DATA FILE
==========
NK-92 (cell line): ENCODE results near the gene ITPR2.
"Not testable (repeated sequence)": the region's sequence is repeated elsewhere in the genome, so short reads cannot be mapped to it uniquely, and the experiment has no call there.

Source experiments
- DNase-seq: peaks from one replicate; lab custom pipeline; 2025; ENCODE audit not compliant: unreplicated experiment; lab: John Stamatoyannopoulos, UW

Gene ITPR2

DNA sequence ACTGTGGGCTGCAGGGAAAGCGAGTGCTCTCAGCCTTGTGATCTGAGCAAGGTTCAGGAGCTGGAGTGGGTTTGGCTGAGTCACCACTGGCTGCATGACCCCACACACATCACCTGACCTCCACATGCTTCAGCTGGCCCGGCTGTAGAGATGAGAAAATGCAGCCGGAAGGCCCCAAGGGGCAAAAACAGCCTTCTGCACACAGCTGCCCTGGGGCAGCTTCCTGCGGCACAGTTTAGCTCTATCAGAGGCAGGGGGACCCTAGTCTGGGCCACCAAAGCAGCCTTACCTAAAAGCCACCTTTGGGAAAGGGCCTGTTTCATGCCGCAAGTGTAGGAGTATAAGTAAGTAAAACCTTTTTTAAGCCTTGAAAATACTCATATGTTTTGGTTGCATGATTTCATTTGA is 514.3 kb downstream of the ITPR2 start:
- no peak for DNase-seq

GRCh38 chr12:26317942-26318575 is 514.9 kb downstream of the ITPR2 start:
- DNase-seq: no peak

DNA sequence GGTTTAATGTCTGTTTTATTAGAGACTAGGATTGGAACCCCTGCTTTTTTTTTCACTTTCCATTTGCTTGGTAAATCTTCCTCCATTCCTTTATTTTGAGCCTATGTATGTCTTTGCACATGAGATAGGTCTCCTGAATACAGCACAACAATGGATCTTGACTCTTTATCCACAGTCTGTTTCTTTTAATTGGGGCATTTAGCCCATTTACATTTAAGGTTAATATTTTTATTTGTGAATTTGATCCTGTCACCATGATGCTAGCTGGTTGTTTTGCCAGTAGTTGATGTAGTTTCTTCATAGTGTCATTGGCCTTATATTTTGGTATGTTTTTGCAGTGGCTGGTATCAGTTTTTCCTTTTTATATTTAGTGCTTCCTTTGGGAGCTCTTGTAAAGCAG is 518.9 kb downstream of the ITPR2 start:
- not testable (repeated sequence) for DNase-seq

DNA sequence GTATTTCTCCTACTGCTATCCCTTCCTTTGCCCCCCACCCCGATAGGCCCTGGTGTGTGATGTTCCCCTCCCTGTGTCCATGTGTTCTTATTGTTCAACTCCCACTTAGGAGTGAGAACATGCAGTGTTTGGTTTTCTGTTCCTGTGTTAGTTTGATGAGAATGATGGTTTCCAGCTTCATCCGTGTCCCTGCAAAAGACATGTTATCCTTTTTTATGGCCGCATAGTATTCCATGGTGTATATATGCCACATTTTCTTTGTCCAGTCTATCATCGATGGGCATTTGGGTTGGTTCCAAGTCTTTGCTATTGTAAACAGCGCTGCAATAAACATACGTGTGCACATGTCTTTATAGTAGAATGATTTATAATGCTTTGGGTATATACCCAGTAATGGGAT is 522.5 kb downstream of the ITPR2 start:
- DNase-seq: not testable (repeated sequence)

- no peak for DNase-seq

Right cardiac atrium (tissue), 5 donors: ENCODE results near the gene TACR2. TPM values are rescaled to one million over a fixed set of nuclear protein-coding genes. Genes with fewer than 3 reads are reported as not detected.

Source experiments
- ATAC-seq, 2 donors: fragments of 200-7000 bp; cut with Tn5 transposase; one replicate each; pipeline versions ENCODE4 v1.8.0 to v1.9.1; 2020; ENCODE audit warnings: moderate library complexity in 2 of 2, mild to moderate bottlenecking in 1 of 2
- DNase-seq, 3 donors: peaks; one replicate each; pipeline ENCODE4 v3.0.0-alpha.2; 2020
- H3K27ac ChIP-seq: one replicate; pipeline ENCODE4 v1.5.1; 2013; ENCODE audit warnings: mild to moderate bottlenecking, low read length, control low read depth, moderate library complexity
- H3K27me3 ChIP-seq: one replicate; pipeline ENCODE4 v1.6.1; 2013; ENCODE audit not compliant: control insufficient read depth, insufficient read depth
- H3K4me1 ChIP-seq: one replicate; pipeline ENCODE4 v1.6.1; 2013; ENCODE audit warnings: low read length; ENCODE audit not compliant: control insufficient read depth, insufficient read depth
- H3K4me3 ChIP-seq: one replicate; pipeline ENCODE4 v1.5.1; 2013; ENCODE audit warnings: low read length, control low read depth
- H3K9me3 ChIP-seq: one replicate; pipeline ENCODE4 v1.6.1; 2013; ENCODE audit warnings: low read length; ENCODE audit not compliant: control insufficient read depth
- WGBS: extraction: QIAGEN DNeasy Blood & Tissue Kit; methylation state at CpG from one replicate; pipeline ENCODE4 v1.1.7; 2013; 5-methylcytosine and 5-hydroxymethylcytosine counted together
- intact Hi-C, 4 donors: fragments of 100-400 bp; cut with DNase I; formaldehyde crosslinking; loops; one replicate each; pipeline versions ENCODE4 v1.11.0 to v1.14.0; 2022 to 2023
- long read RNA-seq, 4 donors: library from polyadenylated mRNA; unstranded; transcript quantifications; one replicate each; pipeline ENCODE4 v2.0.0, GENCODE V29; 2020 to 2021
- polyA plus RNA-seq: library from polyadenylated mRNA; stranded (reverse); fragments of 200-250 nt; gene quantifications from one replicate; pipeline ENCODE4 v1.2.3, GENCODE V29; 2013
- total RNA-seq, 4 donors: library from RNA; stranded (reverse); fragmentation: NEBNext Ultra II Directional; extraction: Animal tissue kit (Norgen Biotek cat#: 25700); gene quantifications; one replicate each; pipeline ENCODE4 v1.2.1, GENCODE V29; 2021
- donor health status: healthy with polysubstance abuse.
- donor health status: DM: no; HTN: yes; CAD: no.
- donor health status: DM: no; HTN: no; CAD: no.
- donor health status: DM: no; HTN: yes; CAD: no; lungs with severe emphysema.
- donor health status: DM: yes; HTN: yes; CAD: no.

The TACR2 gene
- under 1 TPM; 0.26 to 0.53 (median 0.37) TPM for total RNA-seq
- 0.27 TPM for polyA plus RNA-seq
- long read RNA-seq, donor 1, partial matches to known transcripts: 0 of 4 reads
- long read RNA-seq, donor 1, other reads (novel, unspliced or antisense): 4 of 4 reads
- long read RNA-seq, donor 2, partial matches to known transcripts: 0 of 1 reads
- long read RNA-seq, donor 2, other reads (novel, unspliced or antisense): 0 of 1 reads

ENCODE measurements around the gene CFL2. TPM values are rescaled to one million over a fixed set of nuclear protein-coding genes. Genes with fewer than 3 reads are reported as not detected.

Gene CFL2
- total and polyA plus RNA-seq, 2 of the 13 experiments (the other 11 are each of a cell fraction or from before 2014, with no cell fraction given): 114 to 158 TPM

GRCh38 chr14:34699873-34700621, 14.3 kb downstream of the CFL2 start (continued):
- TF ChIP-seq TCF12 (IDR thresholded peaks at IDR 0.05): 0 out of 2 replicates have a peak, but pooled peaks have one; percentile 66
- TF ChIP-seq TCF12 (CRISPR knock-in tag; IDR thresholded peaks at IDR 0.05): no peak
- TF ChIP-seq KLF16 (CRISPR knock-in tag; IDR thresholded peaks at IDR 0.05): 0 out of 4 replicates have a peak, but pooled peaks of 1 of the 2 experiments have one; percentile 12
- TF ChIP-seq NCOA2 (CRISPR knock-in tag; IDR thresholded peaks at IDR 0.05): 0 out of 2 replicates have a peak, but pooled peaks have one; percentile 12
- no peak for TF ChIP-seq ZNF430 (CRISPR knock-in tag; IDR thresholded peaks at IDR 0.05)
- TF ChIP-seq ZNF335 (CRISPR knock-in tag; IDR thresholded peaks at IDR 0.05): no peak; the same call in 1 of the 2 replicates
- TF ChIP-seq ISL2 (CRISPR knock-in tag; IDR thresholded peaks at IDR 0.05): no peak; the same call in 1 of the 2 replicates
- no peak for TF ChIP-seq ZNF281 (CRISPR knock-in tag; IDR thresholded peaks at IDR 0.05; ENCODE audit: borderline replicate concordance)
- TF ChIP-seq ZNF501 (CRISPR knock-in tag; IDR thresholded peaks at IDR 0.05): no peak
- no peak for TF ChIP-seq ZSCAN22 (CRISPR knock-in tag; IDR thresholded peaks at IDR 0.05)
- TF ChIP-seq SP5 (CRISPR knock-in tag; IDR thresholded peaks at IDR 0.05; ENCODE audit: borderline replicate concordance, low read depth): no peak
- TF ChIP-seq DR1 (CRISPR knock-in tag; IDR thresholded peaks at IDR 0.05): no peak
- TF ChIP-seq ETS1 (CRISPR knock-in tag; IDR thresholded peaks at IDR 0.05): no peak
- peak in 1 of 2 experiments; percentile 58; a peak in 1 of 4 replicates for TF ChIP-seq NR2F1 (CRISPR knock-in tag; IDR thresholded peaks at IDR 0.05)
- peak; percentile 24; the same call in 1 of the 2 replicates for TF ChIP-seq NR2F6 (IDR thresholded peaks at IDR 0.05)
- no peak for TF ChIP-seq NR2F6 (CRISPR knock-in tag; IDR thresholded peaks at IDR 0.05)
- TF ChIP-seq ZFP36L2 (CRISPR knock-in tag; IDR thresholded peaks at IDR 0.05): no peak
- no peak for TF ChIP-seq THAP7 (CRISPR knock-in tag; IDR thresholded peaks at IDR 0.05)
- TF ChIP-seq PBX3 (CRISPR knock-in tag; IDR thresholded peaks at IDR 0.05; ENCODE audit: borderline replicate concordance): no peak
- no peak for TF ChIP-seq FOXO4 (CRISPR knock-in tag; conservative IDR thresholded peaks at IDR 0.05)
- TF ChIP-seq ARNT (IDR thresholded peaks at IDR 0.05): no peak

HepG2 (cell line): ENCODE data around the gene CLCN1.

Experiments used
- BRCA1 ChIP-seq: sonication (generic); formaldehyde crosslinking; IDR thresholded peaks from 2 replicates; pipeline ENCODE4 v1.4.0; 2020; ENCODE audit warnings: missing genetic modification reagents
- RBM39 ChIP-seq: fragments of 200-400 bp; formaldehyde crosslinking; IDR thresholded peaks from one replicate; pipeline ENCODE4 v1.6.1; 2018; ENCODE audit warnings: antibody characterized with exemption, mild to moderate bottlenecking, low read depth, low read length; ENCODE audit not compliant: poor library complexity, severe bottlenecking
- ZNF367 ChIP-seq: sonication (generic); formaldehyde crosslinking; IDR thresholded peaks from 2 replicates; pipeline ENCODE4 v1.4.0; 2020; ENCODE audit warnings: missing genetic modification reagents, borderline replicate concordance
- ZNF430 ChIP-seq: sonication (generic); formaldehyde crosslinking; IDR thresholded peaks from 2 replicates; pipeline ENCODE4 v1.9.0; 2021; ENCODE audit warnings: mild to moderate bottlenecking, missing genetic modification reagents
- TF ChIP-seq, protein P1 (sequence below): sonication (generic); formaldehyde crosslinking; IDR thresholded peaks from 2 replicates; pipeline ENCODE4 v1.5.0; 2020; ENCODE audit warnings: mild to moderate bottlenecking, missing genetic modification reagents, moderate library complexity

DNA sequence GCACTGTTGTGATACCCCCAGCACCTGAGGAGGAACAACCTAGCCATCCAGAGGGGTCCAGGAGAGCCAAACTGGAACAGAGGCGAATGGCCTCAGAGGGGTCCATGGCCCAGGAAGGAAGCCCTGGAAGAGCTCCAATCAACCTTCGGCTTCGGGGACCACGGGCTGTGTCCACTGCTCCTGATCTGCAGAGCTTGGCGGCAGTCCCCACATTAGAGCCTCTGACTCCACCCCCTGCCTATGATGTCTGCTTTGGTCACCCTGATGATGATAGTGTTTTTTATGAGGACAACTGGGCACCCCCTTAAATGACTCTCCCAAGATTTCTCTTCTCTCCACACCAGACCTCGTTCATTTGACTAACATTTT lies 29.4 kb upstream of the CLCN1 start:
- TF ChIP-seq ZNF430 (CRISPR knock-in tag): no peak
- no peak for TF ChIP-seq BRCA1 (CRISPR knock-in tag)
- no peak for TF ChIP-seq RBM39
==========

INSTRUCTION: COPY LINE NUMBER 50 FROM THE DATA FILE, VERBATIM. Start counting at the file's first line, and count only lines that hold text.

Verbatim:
- TF ChIP-seq ZNF335 (CRISPR knock-in tag; IDR thresholded peaks at IDR 0.05): no peak; the same call in 1 of the 2 replicates